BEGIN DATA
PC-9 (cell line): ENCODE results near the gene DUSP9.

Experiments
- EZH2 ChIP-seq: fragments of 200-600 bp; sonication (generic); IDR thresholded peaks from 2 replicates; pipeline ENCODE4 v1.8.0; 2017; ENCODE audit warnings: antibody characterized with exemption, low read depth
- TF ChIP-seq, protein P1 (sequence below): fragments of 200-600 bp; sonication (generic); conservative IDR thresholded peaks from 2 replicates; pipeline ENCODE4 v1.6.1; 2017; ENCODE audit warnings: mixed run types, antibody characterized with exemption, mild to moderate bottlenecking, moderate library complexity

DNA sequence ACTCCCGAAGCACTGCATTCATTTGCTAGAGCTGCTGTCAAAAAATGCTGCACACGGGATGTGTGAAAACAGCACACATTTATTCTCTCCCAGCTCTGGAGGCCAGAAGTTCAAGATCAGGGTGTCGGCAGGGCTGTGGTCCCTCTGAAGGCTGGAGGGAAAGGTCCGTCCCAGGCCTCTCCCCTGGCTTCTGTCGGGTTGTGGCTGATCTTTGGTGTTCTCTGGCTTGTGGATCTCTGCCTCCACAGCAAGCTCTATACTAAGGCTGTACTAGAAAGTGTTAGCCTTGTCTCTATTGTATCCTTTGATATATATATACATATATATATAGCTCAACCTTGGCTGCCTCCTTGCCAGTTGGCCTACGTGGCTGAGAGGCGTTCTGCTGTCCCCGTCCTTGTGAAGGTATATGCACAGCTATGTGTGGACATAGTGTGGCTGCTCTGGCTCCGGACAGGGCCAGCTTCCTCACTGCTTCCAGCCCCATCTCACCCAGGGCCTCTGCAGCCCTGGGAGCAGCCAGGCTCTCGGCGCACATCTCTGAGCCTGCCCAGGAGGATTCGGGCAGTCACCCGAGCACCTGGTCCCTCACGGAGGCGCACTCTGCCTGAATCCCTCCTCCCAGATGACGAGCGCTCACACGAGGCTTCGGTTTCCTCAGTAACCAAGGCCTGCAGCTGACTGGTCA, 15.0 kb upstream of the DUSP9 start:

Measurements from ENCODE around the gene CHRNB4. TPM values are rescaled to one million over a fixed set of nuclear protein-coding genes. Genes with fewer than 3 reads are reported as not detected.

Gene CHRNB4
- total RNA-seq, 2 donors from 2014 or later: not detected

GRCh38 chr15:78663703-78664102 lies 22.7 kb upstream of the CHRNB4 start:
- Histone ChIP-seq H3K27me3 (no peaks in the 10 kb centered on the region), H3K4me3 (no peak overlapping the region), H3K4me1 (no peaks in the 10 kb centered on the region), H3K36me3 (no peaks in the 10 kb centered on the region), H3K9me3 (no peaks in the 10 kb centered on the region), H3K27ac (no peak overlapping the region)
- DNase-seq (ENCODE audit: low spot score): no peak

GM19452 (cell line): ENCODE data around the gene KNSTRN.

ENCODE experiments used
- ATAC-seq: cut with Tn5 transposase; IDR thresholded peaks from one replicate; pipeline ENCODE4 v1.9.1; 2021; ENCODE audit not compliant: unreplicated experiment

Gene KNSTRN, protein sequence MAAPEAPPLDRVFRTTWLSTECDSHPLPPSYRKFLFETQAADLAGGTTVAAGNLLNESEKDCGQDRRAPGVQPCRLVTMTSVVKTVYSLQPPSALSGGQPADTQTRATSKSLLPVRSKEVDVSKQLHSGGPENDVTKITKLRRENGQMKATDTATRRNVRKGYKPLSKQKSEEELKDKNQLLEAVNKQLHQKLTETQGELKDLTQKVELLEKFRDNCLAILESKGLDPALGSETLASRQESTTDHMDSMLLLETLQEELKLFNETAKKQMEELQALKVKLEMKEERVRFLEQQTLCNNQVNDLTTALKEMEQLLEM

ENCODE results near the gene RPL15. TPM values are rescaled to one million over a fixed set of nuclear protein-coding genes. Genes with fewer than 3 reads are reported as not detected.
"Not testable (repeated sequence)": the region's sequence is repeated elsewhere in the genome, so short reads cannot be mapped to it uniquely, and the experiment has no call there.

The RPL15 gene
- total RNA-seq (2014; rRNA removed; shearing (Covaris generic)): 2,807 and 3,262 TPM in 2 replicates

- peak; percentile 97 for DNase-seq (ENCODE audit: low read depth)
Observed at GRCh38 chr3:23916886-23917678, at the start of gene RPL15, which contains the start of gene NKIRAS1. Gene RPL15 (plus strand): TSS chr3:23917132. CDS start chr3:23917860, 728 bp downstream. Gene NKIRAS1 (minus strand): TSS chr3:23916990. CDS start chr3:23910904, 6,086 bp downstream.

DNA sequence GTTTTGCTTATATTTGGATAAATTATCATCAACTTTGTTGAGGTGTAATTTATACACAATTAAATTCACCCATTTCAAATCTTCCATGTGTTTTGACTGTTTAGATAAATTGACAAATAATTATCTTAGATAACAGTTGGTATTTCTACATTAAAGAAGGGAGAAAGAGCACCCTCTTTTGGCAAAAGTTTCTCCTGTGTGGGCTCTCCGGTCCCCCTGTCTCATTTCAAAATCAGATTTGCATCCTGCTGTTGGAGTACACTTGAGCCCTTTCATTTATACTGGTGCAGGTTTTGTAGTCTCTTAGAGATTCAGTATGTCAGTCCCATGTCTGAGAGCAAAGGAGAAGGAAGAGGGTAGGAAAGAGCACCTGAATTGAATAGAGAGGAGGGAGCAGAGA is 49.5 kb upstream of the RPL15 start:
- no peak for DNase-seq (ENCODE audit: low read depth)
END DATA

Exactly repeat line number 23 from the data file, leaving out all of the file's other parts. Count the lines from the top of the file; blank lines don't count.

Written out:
- no peak for DNase-seq (ENCODE audit: low read depth)